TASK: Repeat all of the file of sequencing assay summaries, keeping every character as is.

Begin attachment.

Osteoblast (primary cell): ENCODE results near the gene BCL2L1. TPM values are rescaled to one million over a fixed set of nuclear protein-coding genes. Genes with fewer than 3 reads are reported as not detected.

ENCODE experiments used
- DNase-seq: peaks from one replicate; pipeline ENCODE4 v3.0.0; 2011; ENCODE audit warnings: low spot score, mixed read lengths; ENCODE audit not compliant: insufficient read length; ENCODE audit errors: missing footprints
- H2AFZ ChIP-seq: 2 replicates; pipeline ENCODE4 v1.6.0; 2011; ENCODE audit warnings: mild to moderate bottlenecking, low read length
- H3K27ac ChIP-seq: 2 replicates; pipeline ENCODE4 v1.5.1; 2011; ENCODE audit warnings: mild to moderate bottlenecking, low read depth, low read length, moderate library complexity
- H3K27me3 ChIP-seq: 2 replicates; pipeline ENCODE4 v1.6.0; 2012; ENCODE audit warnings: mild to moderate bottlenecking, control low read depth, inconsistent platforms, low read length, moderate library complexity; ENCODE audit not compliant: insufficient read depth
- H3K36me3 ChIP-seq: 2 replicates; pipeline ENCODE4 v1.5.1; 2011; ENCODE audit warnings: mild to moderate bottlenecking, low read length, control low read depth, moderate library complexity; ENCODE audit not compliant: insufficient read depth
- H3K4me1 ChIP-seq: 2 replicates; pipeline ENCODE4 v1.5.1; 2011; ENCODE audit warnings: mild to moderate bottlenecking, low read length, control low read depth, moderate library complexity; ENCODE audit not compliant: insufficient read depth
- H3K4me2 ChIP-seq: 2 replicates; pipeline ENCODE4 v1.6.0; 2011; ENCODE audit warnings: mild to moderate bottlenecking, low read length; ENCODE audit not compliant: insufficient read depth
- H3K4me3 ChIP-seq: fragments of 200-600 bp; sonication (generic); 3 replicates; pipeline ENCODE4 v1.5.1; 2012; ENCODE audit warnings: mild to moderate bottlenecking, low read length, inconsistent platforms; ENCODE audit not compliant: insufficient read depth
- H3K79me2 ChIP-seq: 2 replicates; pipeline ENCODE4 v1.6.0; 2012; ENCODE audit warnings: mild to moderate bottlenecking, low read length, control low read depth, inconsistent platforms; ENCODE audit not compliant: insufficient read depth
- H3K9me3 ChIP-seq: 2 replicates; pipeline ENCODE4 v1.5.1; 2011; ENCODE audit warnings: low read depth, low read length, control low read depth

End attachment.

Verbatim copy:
Osteoblast (primary cell): ENCODE results near the gene BCL2L1. TPM values are rescaled to one million over a fixed set of nuclear protein-coding genes. Genes with fewer than 3 reads are reported as not detected.

ENCODE experiments used
- DNase-seq: peaks from one replicate; pipeline ENCODE4 v3.0.0; 2011; ENCODE audit warnings: low spot score, mixed read lengths; ENCODE audit not compliant: insufficient read length; ENCODE audit errors: missing footprints
- H2AFZ ChIP-seq: 2 replicates; pipeline ENCODE4 v1.6.0; 2011; ENCODE audit warnings: mild to moderate bottlenecking, low read length
- H3K27ac ChIP-seq: 2 replicates; pipeline ENCODE4 v1.5.1; 2011; ENCODE audit warnings: mild to moderate bottlenecking, low read depth, low read length, moderate library complexity
- H3K27me3 ChIP-seq: 2 replicates; pipeline ENCODE4 v1.6.0; 2012; ENCODE audit warnings: mild to moderate bottlenecking, control low read depth, inconsistent platforms, low read length, moderate library complexity; ENCODE audit not compliant: insufficient read depth
- H3K36me3 ChIP-seq: 2 replicates; pipeline ENCODE4 v1.5.1; 2011; ENCODE audit warnings: mild to moderate bottlenecking, low read length, control low read depth, moderate library complexity; ENCODE audit not compliant: insufficient read depth
- H3K4me1 ChIP-seq: 2 replicates; pipeline ENCODE4 v1.5.1; 2011; ENCODE audit warnings: mild to moderate bottlenecking, low read length, control low read depth, moderate library complexity; ENCODE audit not compliant: insufficient read depth
- H3K4me2 ChIP-seq: 2 replicates; pipeline ENCODE4 v1.6.0; 2011; ENCODE audit warnings: mild to moderate bottlenecking, low read length; ENCODE audit not compliant: insufficient read depth
- H3K4me3 ChIP-seq: fragments of 200-600 bp; sonication (generic); 3 replicates; pipeline ENCODE4 v1.5.1; 2012; ENCODE audit warnings: mild to moderate bottlenecking, low read length, inconsistent platforms; ENCODE audit not compliant: insufficient read depth
- H3K79me2 ChIP-seq: 2 replicates; pipeline ENCODE4 v1.6.0; 2012; ENCODE audit warnings: mild to moderate bottlenecking, low read length, control low read depth, inconsistent platforms; ENCODE audit not compliant: insufficient read depth
- H3K9me3 ChIP-seq: 2 replicates; pipeline ENCODE4 v1.5.1; 2011; ENCODE audit warnings: low read depth, low read length, control low read depth